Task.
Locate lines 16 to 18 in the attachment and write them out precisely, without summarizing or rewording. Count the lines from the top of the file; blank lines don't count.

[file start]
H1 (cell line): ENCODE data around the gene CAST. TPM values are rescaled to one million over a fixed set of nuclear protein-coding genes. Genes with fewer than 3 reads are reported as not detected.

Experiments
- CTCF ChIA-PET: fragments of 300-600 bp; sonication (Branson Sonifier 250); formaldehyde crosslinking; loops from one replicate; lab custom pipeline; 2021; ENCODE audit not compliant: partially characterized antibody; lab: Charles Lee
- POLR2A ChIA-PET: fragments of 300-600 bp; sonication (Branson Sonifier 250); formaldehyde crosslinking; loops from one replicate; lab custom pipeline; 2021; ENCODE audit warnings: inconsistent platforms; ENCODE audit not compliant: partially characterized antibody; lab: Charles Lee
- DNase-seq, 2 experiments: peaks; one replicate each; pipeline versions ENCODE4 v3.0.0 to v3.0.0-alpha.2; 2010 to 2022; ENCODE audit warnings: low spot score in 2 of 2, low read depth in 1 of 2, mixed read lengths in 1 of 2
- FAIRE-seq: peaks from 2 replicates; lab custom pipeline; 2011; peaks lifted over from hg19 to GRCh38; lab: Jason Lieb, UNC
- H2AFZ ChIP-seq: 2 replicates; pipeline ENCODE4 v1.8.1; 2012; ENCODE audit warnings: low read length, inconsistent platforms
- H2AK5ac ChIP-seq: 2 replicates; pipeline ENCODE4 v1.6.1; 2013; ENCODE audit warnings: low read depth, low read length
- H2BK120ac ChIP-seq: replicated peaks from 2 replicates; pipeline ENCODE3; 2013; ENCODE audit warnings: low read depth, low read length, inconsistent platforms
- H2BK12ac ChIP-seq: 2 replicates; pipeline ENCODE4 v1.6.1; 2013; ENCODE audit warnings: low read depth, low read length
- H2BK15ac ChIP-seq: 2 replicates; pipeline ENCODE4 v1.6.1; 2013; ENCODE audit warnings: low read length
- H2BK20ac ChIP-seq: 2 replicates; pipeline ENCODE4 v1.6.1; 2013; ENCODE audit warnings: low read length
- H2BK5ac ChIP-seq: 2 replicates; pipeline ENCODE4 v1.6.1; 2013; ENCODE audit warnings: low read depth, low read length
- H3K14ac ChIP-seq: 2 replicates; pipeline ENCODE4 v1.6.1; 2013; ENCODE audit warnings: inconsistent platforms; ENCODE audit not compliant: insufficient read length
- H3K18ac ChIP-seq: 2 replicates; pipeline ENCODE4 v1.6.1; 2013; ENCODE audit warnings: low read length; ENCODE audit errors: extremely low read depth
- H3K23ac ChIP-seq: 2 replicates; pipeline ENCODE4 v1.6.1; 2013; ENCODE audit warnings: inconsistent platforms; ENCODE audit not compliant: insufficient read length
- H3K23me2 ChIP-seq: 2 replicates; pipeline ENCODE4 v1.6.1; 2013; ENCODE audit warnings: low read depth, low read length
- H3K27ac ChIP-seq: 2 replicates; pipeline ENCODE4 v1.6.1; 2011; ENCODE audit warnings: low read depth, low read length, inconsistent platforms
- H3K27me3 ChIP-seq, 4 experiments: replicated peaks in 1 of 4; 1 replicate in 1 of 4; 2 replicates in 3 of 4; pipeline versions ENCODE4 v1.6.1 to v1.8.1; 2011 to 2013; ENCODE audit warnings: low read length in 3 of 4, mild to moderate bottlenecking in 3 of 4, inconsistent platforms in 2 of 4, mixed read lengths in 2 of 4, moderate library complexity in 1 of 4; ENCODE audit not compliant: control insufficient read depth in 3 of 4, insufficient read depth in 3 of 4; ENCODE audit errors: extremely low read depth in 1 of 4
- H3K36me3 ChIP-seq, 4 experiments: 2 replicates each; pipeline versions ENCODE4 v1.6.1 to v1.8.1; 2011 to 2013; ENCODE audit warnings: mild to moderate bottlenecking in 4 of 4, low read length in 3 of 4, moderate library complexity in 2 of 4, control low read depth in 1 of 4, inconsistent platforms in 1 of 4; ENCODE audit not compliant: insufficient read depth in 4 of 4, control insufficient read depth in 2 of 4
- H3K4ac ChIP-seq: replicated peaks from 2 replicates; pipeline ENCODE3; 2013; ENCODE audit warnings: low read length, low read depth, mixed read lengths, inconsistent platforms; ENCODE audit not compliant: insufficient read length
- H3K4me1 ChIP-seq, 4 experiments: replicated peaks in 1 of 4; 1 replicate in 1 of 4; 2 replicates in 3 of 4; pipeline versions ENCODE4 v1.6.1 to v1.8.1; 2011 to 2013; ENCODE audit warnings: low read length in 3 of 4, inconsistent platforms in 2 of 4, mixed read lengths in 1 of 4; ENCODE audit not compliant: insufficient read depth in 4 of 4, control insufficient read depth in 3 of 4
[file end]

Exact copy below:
- H3K23ac ChIP-seq: 2 replicates; pipeline ENCODE4 v1.6.1; 2013; ENCODE audit warnings: inconsistent platforms; ENCODE audit not compliant: insufficient read length
- H3K23me2 ChIP-seq: 2 replicates; pipeline ENCODE4 v1.6.1; 2013; ENCODE audit warnings: low read depth, low read length
- H3K27ac ChIP-seq: 2 replicates; pipeline ENCODE4 v1.6.1; 2011; ENCODE audit warnings: low read depth, low read length, inconsistent platforms